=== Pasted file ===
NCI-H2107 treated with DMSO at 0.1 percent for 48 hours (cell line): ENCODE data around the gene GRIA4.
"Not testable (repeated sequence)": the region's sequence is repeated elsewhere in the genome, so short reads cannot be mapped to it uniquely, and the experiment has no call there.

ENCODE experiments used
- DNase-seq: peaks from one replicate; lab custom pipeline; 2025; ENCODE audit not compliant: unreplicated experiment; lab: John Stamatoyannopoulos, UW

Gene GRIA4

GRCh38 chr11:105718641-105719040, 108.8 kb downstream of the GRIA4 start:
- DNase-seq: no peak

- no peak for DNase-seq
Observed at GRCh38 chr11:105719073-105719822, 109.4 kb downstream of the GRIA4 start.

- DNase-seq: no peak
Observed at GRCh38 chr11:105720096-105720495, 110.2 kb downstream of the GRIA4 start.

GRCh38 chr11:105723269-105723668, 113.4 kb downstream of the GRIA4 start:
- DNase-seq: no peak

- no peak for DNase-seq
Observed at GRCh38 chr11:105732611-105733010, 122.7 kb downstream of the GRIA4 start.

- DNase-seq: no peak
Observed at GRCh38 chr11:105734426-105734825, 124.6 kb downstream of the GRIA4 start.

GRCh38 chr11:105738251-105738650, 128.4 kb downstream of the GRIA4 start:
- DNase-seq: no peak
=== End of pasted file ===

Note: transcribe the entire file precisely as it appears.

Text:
NCI-H2107 treated with DMSO at 0.1 percent for 48 hours (cell line): ENCODE data around the gene GRIA4.
"Not testable (repeated sequence)": the region's sequence is repeated elsewhere in the genome, so short reads cannot be mapped to it uniquely, and the experiment has no call there.

ENCODE experiments used
- DNase-seq: peaks from one replicate; lab custom pipeline; 2025; ENCODE audit not compliant: unreplicated experiment; lab: John Stamatoyannopoulos, UW

Gene GRIA4

GRCh38 chr11:105718641-105719040, 108.8 kb downstream of the GRIA4 start:
- DNase-seq: no peak

- no peak for DNase-seq
Observed at GRCh38 chr11:105719073-105719822, 109.4 kb downstream of the GRIA4 start.

- DNase-seq: no peak
Observed at GRCh38 chr11:105720096-105720495, 110.2 kb downstream of the GRIA4 start.

GRCh38 chr11:105723269-105723668, 113.4 kb downstream of the GRIA4 start:
- DNase-seq: no peak

- no peak for DNase-seq
Observed at GRCh38 chr11:105732611-105733010, 122.7 kb downstream of the GRIA4 start.

- DNase-seq: no peak
Observed at GRCh38 chr11:105734426-105734825, 124.6 kb downstream of the GRIA4 start.

GRCh38 chr11:105738251-105738650, 128.4 kb downstream of the GRIA4 start:
- DNase-seq: no peak